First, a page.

EU plans minimum gas storage amid energy prices hike
The European Union, feeling that their energy supplies could be depleted at any time and face a winter without fuel, is planning a minimum gas storage percentage.
The European Union proposed Wednesday legislation requiring natural gas storage be filled with a minimum of 80% before next winter as a crisis of inflating energy prices hit the continent due to the Ukraine crisis.
The measure is one of the options the bloc has put on the table as inflation and projected lower economic growth as the 27 nations headed toward heavily sanctioning Moscow despite their dependence on Russia's resources.
Russia provides around a third of the EU's natural gas imports, and those have been left off the bloc's sanctions for now, though the United States has been pressuring its allies to impose a ban on Russian fossil fuel exports.
The legislative proposals drawn up by the commission include calling for the 80% minimum gas storage level to be reached by late this year, November, to be exact. It is also possible that Brussels will raise the level to 90% in the upcoming years.
President Vladimir Putin said Wednesday Russia would only accept payments in rubles for gas deliveries to "unfriendly countries" in a nod to all EU members over the sanctions on his country.
"I have decided to implement a set of measures to transfer payment for our gas supplies to unfriendly countries into Russian rubles," Putin said. He also ordered the measure be implemented within a week.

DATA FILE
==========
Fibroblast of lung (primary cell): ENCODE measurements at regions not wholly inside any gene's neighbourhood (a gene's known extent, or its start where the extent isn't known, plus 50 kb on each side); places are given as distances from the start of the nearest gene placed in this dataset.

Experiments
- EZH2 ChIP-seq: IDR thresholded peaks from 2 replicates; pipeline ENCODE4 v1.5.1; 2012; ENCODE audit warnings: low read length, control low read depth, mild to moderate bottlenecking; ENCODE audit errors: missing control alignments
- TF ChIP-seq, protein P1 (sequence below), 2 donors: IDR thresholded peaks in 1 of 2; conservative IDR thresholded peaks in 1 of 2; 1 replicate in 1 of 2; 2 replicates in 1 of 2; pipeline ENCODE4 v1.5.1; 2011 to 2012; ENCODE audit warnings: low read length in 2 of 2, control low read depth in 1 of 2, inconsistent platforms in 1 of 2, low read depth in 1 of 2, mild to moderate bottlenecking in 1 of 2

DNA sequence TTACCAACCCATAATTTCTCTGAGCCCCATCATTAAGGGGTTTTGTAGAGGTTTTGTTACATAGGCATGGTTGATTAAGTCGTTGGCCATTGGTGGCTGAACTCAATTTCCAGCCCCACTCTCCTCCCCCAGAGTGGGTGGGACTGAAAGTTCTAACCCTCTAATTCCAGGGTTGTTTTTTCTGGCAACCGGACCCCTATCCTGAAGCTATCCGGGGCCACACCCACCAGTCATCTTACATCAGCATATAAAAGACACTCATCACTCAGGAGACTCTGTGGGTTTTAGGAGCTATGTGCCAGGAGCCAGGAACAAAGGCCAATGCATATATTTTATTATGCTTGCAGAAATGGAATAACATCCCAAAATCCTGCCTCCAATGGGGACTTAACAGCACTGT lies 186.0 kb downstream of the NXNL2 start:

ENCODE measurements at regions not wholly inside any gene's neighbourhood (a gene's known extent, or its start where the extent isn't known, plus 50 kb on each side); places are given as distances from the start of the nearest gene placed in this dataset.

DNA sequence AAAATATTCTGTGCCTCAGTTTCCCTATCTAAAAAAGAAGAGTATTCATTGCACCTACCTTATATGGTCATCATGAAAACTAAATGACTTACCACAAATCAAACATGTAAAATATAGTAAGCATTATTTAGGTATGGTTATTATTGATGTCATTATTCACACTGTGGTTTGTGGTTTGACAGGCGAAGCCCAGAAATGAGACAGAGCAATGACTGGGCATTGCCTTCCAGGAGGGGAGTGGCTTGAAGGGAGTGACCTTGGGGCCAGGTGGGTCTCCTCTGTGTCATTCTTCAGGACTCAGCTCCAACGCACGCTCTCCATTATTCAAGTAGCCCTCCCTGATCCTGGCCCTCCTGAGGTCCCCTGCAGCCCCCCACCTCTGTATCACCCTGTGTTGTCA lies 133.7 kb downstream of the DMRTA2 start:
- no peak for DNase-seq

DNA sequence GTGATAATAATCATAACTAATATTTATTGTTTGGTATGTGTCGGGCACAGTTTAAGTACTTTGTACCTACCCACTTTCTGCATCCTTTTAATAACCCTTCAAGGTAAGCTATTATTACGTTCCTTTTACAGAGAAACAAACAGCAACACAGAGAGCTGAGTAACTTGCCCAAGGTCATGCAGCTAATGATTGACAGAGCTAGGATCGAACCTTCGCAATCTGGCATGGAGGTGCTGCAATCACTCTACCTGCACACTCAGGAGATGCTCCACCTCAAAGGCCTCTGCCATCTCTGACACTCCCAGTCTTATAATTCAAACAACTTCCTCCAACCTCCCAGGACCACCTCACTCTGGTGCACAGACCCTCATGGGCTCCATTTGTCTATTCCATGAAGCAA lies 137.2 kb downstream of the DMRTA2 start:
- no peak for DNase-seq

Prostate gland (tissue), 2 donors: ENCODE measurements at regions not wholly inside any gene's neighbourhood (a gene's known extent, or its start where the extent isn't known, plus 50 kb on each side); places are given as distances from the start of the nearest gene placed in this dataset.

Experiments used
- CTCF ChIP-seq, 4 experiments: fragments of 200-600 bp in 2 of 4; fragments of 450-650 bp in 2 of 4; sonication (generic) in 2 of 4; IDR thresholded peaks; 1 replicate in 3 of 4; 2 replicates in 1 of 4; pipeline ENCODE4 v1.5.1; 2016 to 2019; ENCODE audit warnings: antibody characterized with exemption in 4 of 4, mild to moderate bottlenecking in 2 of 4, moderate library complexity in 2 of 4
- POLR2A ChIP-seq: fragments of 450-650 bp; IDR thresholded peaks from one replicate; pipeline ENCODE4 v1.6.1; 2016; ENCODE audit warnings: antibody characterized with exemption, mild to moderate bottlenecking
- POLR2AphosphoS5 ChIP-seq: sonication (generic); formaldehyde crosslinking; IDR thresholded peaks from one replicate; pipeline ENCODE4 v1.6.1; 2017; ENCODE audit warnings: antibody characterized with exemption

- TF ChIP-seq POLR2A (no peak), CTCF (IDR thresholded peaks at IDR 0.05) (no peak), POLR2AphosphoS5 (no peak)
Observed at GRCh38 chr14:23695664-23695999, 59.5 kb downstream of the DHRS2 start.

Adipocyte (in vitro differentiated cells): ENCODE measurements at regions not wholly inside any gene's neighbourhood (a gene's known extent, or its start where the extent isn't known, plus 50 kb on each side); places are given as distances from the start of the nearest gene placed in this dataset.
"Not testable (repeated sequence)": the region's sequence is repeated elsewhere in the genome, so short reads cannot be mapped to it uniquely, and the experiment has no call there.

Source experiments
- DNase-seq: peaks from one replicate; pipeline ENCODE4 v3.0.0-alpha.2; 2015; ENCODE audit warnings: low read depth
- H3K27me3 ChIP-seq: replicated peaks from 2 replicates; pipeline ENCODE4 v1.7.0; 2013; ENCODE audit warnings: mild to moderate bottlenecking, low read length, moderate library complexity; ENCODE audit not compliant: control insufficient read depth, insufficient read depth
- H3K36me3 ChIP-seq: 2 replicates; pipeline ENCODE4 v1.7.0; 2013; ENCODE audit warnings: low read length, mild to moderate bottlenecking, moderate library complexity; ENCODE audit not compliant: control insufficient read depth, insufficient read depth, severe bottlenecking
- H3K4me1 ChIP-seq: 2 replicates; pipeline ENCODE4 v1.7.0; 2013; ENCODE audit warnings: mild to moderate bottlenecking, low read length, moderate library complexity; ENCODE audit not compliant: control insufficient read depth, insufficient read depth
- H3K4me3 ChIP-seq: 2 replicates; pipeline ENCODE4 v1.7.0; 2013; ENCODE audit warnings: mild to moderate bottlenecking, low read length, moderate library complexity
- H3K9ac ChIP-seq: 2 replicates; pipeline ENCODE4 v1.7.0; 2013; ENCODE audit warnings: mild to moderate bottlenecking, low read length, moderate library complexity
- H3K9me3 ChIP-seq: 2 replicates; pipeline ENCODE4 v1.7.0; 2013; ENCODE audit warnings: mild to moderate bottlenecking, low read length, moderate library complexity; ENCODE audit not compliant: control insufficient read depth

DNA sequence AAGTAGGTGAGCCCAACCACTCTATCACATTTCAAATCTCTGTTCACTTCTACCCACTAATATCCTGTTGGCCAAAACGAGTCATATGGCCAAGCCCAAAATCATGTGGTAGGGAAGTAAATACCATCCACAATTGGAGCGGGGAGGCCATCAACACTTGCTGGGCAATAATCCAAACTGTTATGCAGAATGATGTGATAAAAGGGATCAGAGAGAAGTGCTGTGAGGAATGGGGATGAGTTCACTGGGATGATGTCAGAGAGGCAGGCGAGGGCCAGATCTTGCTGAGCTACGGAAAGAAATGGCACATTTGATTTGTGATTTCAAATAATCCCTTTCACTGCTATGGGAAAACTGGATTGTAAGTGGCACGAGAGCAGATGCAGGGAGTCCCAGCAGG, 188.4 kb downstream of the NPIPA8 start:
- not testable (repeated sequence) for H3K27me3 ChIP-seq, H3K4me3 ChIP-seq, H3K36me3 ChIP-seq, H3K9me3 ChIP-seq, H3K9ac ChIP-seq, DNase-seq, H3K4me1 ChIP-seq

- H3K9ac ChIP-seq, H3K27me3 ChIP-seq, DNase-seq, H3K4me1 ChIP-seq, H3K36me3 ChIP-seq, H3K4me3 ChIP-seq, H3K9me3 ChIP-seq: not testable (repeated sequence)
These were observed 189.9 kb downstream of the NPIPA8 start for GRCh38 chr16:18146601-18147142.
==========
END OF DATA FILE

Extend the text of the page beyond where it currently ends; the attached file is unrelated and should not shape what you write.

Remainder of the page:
"Global and European energy markets are going through turbulent times, particularly since the Russian invasion of Ukraine. Europe needs to take swift action to ensure our energy supply for next winter, and to alleviate the pressure of high energy bills on our citizens and businesses," EU energy commissioner Kadri Simson said in a statement.
The legislative proposals also suggested implementing an EU-wide task force to head the bloc's gas purchases and a certification system for storage to prevent "outside influence" from non-EU suppliers, such as Russia's Gazprom, the firm behind Nord Stream 2, the pipeline providing Europe with natural gas despite the diplomatic issues between Brussels and Moscow.
European Commission chief Ursula von der Leyen tweeted that the package raised to the table was "key to make prices go down," though observers noted that high energy costs were a global phenomenon.
A real EU approach to buying and storing gas is key to make prices go down.— Ursula von der Leyen (@vonderleyen) March 23, 2022
I discussed with energy CEOs and @ert_eu how to diversify supply and reduce demand for gas.⁰
We will set a group of industry experts to help reduce our dependency. pic.twitter.com/ae2XY5rNVG
"The bottom line here is that there is no silver bullet," an EU official told journalists, explaining that compensating for sky-high energy prices at either the retail or wholesale stages was very risky.
"They could distort trade in the internal market and henceforth they could also lead to risks to security of supply," the official said.
The EU is seeking to head in that direction due to Russia launching a special military operation for several reasons, including NATO's eastward expansion. Other reasons were the Ukrainian shelling of Donbass and the killing of the people of the Donetsk People's Republic and Lugansk People's Republic, in addition to Moscow wanting to "denazify" and demilitarize Ukraine.
In response, the US and its allies have rolled out comprehensive sanctions, including restrictions on the Russian central bank, export control measures, SWIFT cutoff for select banks, and closure of airspace to all Russian flights. Many of their companies have suspended their Russian operations.
The EU fears its situation follows the US model, where the status-quo and the sanctions on Russia exhausted citizens' purchasing power, causing fuel prices to soar in the country with US oil prices reaching their all-time high following a ban on Russian fuel exports.